It is with amazement that this notion of a "by-pass" south of town won't die. The fact that it is constantly being brought forth, when it is not needed, or wanted, by the people who get the most benefit from Highway 87, the town's businesses and merchants, points to others, who wish to see their 401(k) land speculation pay off, as the movers behind this ill conceived plan.
Who am I to say such? My professions are: Urban/Rural Planner, AARP 55 ALIVE driving instructor and Patrol Officer in the Payson P.D.V.I.A. program.
Two background facts that I have mentioned before:
1. A need for the by-pass has never been shown.
2. The road crowding is a seasonal problem that does not faze our visitors because daily they face more traffic congestion than that which occurs on Payson's main drag (Surveys done 7-4-03 and 7-4-02).
Add to this the new information from this past Memorial Day -- Due to high gasoline prices traffic was as expected on Thursday and Friday afternoon drive times but, and this is significant, there were no long periods of congestion on Highway 260 at 87 Sunday, Monday or Tuesday. Why? High gas prices meant people stayed at their final destination longer and did not come back all at once. This was a full-fledged vacation and not just a weekender!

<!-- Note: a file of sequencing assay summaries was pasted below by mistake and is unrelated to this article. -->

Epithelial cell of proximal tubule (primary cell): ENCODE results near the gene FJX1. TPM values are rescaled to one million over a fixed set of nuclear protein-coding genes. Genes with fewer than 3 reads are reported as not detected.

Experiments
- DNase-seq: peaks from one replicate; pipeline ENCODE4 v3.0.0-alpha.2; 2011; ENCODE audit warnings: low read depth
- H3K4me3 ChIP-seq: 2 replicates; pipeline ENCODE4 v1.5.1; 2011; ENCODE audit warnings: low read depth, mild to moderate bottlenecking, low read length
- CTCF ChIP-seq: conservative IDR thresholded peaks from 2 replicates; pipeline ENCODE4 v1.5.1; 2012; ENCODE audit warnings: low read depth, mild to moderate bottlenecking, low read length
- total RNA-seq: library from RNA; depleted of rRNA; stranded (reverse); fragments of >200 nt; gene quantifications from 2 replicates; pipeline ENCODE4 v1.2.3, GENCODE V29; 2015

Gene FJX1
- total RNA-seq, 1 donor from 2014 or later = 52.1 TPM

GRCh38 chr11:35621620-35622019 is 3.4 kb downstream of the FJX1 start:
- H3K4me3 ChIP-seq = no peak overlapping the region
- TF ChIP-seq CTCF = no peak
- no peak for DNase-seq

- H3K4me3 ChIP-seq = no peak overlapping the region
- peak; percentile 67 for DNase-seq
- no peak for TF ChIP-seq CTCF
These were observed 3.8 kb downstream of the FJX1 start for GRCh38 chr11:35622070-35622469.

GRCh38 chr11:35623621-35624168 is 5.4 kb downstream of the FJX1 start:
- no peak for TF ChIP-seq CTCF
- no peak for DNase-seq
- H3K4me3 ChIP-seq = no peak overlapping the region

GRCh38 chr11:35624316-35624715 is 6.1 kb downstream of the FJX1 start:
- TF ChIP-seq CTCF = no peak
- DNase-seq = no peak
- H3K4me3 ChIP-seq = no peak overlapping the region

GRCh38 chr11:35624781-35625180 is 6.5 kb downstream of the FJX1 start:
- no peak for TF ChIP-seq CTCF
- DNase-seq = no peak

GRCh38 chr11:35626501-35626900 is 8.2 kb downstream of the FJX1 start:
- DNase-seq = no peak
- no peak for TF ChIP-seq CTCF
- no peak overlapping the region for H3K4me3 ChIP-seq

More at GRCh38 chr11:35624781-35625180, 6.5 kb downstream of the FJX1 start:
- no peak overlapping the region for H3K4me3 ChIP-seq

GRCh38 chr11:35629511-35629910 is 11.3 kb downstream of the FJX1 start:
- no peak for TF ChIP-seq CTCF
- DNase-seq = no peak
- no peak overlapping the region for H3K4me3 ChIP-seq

If we look into the future, we will see that in the 10 years it would take to design and construct a by-pass, the following:
1. Continued high gas pricing. Not just because, as now, refineries can't produce enough to meet "world" demand (China, Asia and Africa populations are now driving more cars that need gas) but by most petroleum experts, oil supplies and reserves will start to run dry around 2001 to 2030.
2. New hydrogen vehicles will not be available for 10 to 20 years in the future. Solar and fuel cell cars may become available about the time oil reserves are falling (Russia, the Number 2 oil producer, announced last week that 2005 production would be level with or below 2004's, with demand being much higher).
3. When oil starts to become scarce, in our lifetime, what will lubricate the machines that enable the car companies to produce new cars every year? Will we see new cars every two or three years at that point?
4. As a transportation planner, would I be trying to build new roads for cars that we might not have in 10 years, or would I be improving existing roadways and implementing mass surface transportation for the world of no hydrocarbon fuels?
The time for a by-pass has passed. And, as I teach in the AARP driving classes: if you don't like to drive when traffic is heavy, plan your driving for other times!
Rev. Robert H. Elliott, Payson